Armie Hammer Apologizes To Casey Affleck Over Sexual Misconduct Remarks

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December 9, 2017 | 9:34am EST

Armie Hammer has apologized to Casey Affleck after alleging there were “double standards” in Hollywood over sexual misconduct.
The Call Me by Your Name actor discussed The Birth of a Nation director Nate Parker and Affleck in an interview with The Hollywood Reporter in November.
The epic slavery drama was snubbed by the Oscars earlier this year after it was revealed Parker was charged with several counts of rape as a sophomore in college in 1999. He was acquitted of all charges and his accuser later committed suicide in 2012.
Meanwhile, Affleck was sued in 2010 by two former co-workers for sexual harassment on the film I’m Still Here, and both suits were dismissed and settled out of court.
Speaking to The Hollywood Reporter, Hammer argued that Parker, with whom he starred alongside in The Birth of a Nation, unfairly suffered a career-affecting backlash in comparison to Affleck, who went on to win the best actor Oscar for Manchester by the Sea.
“Nate had the stuff in his past, which is heinous and tough to get beyond. I get that,” the 31-year-old said. “But that was when he was 18, and now he’s in directors jail. At the same time, the guy who went and won an Academy Award has three cases of sexual assault against him.”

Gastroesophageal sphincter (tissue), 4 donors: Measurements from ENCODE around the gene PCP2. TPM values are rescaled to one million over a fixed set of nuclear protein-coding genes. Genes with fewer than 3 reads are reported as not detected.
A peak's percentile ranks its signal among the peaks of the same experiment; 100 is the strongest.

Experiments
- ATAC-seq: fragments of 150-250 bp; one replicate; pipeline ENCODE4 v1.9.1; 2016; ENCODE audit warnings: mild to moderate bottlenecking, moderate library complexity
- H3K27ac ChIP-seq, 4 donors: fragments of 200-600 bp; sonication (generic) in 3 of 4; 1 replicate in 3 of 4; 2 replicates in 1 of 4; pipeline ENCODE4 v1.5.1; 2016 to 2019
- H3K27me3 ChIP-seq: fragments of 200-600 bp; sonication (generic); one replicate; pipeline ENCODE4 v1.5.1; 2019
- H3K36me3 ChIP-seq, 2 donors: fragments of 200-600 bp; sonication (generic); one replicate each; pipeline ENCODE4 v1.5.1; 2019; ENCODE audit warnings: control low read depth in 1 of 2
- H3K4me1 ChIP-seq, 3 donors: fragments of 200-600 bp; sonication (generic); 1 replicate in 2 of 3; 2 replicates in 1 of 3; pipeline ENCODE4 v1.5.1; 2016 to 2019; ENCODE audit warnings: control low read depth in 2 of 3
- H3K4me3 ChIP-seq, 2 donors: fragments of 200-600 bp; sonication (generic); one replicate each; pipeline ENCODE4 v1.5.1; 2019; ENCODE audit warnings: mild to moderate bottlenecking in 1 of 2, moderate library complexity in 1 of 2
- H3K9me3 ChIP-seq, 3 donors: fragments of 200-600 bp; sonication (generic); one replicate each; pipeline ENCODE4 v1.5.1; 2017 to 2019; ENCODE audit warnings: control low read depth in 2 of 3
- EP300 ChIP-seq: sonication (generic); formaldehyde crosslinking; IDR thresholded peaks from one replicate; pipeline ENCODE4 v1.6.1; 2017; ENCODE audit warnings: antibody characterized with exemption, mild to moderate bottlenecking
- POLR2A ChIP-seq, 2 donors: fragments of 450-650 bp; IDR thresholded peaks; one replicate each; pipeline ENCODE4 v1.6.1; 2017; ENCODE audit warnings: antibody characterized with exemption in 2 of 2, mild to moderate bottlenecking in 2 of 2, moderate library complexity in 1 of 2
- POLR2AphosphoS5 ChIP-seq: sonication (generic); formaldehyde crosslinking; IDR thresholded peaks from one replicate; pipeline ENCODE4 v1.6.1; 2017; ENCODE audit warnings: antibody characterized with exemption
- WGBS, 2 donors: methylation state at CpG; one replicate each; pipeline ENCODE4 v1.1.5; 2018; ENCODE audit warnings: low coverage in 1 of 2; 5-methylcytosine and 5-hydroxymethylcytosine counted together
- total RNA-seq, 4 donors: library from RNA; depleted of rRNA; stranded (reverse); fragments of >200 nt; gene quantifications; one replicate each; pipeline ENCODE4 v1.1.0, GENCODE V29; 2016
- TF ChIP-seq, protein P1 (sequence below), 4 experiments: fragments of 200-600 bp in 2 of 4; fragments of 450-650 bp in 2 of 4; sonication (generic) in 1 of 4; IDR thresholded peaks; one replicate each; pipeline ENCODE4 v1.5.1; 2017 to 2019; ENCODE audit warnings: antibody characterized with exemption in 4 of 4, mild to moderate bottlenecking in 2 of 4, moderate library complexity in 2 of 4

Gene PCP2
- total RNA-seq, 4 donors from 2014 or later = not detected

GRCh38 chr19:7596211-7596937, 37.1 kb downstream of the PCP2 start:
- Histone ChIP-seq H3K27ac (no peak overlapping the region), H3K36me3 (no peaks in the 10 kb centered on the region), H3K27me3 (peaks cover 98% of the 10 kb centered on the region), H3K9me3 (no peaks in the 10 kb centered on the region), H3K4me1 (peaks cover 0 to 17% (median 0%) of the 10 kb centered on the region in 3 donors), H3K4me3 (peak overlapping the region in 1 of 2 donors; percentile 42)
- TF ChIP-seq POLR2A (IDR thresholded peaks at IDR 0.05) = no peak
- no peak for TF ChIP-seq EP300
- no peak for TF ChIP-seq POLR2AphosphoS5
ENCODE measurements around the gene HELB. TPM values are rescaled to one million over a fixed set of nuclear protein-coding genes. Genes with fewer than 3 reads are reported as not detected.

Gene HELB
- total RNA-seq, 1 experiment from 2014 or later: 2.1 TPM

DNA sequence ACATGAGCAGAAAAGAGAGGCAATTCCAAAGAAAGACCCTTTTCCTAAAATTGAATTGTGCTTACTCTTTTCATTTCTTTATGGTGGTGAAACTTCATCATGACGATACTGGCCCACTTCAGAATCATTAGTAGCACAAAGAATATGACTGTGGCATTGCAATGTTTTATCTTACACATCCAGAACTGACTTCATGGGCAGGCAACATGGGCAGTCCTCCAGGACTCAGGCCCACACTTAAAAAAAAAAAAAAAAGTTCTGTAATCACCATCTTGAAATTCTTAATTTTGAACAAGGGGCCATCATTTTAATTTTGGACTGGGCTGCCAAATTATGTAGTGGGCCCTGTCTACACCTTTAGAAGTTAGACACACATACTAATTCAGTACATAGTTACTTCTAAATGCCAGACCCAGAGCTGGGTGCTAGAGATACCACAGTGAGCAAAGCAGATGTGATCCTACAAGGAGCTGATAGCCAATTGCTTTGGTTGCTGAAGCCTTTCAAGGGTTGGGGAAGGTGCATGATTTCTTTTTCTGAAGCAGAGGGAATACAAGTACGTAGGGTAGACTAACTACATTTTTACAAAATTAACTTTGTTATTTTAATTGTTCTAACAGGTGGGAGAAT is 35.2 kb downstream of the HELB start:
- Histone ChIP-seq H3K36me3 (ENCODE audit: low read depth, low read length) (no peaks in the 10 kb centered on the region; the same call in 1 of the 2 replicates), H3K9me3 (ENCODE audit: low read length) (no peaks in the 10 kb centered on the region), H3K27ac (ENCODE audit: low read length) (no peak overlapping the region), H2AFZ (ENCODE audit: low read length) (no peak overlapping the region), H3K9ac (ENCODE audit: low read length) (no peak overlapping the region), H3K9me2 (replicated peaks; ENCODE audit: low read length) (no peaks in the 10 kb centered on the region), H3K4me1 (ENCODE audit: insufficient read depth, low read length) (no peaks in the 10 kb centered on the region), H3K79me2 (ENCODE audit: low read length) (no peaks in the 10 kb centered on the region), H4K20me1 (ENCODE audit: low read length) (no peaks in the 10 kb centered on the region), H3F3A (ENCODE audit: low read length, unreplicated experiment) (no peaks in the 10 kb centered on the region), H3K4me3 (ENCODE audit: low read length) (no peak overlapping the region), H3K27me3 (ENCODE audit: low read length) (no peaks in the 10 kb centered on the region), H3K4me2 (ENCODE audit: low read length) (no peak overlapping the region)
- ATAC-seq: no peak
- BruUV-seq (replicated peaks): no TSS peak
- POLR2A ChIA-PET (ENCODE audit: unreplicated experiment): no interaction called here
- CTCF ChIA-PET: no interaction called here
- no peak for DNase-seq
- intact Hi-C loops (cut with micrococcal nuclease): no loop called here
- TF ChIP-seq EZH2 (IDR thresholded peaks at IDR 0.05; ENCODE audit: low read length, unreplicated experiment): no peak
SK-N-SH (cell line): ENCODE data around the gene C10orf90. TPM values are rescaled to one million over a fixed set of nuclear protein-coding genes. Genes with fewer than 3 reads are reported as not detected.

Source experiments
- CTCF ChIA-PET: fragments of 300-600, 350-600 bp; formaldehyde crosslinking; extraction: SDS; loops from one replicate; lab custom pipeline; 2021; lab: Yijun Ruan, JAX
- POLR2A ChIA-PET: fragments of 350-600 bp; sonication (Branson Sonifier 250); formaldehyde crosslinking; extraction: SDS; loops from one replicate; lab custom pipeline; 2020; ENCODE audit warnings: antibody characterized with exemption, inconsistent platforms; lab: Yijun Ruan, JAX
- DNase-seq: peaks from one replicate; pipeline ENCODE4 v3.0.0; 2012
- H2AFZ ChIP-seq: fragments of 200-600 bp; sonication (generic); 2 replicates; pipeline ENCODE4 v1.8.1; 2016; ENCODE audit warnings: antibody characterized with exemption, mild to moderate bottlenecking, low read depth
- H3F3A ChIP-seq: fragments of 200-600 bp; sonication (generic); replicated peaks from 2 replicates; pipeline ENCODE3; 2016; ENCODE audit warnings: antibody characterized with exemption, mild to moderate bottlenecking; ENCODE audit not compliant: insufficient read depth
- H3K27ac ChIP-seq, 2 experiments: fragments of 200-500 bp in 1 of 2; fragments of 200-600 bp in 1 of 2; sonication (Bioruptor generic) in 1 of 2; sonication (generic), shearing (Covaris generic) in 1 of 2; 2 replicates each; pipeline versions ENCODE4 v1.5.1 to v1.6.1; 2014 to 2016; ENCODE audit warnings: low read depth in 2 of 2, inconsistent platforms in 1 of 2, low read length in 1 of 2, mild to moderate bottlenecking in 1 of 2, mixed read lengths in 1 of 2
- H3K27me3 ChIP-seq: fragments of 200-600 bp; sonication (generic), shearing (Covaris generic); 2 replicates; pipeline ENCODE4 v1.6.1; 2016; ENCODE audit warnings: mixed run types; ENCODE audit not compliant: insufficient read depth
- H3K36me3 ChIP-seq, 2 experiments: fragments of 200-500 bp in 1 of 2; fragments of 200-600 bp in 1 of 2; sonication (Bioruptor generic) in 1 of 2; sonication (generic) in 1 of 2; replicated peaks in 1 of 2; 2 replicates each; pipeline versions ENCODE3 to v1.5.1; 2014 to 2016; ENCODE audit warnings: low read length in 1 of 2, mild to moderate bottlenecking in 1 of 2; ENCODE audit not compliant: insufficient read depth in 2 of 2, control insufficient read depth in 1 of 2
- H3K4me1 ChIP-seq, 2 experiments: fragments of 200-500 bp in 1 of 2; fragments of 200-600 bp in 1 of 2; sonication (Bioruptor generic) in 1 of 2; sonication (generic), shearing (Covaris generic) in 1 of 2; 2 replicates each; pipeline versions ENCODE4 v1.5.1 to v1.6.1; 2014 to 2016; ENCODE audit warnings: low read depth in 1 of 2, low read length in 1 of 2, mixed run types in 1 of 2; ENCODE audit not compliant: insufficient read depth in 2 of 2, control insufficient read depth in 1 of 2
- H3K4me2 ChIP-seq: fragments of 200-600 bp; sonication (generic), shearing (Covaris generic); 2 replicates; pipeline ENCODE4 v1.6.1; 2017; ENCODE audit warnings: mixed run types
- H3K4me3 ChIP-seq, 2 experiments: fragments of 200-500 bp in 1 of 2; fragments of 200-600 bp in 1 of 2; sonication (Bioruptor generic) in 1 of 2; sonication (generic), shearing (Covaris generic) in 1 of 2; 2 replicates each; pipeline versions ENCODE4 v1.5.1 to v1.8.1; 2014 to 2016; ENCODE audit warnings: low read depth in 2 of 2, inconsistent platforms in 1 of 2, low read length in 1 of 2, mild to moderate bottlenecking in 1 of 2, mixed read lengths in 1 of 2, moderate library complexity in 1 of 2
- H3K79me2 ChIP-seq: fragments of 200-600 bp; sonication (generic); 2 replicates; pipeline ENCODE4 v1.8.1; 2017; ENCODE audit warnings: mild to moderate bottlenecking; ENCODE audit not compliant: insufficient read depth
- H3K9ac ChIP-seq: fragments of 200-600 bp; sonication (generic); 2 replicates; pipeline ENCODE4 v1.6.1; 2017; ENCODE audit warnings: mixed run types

On Friday, Hammer apologized for the comparison, and said he misspoke.
“I would like to sincerely apologize to Casey and his family for my recent comments about him in my THR (The Hollywood Reporter) interview. Without knowing the facts about the civil lawsuits at issue (which I now understand were settled), I misspoke,” he said in a statement.
“I conflated sexual harassment cases with a criminal case involving sexual assault charges. The cases in which Casey was involved were not criminal and instead involved civil claims from his 2010 movie I’m Still Here. While intending to make a social comment about double standards in general, I mistakenly compared reports of prior, public civil allegations that never proceeded to trial with a criminal case that was fully tried.”
He added that it was a poor comparison to make, and he now regrets doing so. Hammer also noted that he respects Affleck’s work and he’s learned a valuable lesson about the need to be more accurate “disseminating information especially in this age of instantaneous, unchecked communication”.
“While attempting to be part of the solution, I unintentionally made myself part of the problem, for which I am truly sorry,” he concluded.

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